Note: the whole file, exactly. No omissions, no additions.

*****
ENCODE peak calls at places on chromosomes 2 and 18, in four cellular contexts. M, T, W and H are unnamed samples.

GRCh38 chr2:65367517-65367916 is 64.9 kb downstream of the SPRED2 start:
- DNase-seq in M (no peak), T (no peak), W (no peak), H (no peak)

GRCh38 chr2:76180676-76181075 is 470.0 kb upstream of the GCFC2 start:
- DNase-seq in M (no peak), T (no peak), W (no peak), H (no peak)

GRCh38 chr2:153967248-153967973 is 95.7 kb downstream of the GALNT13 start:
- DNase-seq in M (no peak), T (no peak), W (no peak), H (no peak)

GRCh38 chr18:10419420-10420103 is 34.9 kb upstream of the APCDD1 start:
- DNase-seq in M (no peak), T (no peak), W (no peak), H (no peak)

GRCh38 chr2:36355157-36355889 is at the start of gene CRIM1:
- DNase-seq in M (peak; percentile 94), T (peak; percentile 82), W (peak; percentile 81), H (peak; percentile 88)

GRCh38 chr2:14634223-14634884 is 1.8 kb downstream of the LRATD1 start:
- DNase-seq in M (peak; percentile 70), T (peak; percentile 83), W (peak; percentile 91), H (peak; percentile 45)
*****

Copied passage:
ENCODE peak calls at places on chromosomes 2 and 18, in four cellular contexts. M, T, W and H are unnamed samples.

GRCh38 chr2:65367517-65367916 is 64.9 kb downstream of the SPRED2 start:
- DNase-seq in M (no peak), T (no peak), W (no peak), H (no peak)

GRCh38 chr2:76180676-76181075 is 470.0 kb upstream of the GCFC2 start:
- DNase-seq in M (no peak), T (no peak), W (no peak), H (no peak)

GRCh38 chr2:153967248-153967973 is 95.7 kb downstream of the GALNT13 start:
- DNase-seq in M (no peak), T (no peak), W (no peak), H (no peak)

GRCh38 chr18:10419420-10420103 is 34.9 kb upstream of the APCDD1 start:
- DNase-seq in M (no peak), T (no peak), W (no peak), H (no peak)

GRCh38 chr2:36355157-36355889 is at the start of gene CRIM1:
- DNase-seq in M (peak; percentile 94), T (peak; percentile 82), W (peak; percentile 81), H (peak; percentile 88)

GRCh38 chr2:14634223-14634884 is 1.8 kb downstream of the LRATD1 start:
- DNase-seq in M (peak; percentile 70), T (peak; percentile 83), W (peak; percentile 91), H (peak; percentile 45)